Given the ferocity of the demons they faced, my parents did their best. After they were divorced, my mother did better, and I supported her by helping her to take care of my little brother, getting him ready for school in the mornings, making sure he was dressed on time, preparing his breakfast and his lunch, taking him to school, and bringing him home. My mother was incredibly young, and we all grew up together at times. I was her principal moral support when she went through her divorce. Later, I helped her with her insecurities about speaking up in front of her co-workers in meetings. We talked about everything while cooking and cleaning, her childhood, marriage, and co-worker relationships.
I feel that all my life experiences have primed me to become a therapist. My relationship with my mom shaped the character of relationships I would go on to have with friends. The addiction issues of my parents and my dedication to becoming a Social Work professional dictate that I be open to extending a helping hand on a personal and professional level to the extent to which I can. I have learned much about addiction from my friend Holly, who lost her sister to opioids. I was part of an intervention to get her to go to rehab. Now that she’s out, I check on her regularly, which I see as especially important because the rest of her friends seem to have disappeared. We discuss the origins of her addiction, such as feeling the need always to be the strong one in her family, and we get some comedy relief that helps us vent our emotions.
Earning the MSW will provide me with the skill set that I need to effectively contribute to resolving social issues surrounding the welfare of children and adolescents on multiple levels, especially concerning early-life interventions. I understand how parents with otherwise good intentions repeat patterns of abuse and suffering. This motivates me to help at-risk youth by collaborating with caregivers to improve family self-efficacy. We know about resources to help facilitate social-emotional skills and development at school. I am proud of how we work to raise awareness within the community about the prevalence and impact of trauma and the available help.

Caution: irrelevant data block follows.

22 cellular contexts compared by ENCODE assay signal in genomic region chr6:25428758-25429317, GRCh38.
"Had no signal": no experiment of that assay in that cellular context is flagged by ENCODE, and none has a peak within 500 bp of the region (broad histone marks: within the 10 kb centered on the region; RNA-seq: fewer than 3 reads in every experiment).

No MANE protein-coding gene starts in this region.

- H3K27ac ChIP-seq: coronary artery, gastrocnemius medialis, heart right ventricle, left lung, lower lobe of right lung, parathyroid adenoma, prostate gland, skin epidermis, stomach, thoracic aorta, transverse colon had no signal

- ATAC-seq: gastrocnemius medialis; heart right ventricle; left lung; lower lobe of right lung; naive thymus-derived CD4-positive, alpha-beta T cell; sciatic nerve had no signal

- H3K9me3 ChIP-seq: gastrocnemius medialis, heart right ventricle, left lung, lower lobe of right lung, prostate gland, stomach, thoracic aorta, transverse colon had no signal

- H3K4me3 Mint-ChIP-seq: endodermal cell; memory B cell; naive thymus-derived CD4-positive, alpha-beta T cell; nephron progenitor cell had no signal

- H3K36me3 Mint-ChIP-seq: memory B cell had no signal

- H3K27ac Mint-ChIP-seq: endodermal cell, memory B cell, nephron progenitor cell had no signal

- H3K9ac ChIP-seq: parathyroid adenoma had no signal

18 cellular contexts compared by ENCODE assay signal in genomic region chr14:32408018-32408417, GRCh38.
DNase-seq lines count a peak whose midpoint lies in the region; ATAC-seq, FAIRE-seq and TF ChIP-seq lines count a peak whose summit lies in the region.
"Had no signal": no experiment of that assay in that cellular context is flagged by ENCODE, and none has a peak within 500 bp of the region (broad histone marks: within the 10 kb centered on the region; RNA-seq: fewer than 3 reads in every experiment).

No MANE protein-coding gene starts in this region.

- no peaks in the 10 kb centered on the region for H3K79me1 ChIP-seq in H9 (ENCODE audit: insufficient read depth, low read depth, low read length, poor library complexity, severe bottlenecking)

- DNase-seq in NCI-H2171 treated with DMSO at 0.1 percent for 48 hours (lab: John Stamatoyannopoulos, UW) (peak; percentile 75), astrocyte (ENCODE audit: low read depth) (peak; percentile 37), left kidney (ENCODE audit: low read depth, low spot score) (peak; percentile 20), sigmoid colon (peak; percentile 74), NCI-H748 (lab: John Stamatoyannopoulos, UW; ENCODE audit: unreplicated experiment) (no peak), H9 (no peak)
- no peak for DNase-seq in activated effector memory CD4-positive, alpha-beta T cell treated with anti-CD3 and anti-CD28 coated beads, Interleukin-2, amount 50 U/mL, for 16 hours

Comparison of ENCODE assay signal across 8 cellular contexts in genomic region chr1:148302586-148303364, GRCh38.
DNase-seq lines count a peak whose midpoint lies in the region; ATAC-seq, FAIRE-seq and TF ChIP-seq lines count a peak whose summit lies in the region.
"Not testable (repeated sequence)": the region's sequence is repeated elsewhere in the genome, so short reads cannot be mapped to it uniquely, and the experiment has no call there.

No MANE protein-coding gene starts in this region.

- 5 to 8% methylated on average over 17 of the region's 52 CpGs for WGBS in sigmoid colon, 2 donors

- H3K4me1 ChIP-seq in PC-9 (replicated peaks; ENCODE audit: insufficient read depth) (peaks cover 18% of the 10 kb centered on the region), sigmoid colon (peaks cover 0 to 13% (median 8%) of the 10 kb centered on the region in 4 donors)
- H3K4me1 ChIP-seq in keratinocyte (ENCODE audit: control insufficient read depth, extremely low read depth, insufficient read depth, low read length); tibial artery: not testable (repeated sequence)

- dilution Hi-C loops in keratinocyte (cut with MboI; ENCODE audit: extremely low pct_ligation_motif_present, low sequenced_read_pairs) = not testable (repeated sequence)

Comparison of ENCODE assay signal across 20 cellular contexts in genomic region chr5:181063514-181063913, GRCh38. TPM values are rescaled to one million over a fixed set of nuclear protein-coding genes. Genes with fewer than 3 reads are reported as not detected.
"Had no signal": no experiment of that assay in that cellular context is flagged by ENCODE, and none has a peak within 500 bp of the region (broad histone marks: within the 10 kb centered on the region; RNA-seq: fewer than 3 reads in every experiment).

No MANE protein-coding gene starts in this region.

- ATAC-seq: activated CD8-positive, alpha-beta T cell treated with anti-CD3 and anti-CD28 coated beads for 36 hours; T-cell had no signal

My areas of interest include the biopsychosocial impact of immigration on children and adolescents. My dream is to design a program for children to learn to better handle and recover from stressful situations, shame, anxiety, and problems of imagery that derive from social and economic class, especially for undocumented migrants. I want to look closely at the brain's neuroplasticity and protective factors for children against post-traumatic stress, depression, anxiety, shame, resilience, and vulnerability, primarily by studying individual cases of children being separated from their parents. I’ve also taken workshops and classes from pioneers in Social Work and Psychology, completing Dr. Brené Brown’s Courage Works course and various Conscious Parenting courses by Dr. Shefali Tabery. I plan to become certified in holistic nutrition and neuro-linguistic programming.
I serve as a Group Facilitator at the Association of Behavioral Health Specialists. I have done food prep and delivery of hot meals to homeless people downtown with the LA Mission and served as a literacy tutor through the Burbank Public Library. Another highlight many years ago that helped me better appreciate the importance of patience and the beauty and resilience of life was my service as an Occupational Therapist Assistant at Henry Mayo Hospital in Santa Clarita.
I thank you for considering my application to the MSW Program at XXXX.
MSW Statement of Purpose Editor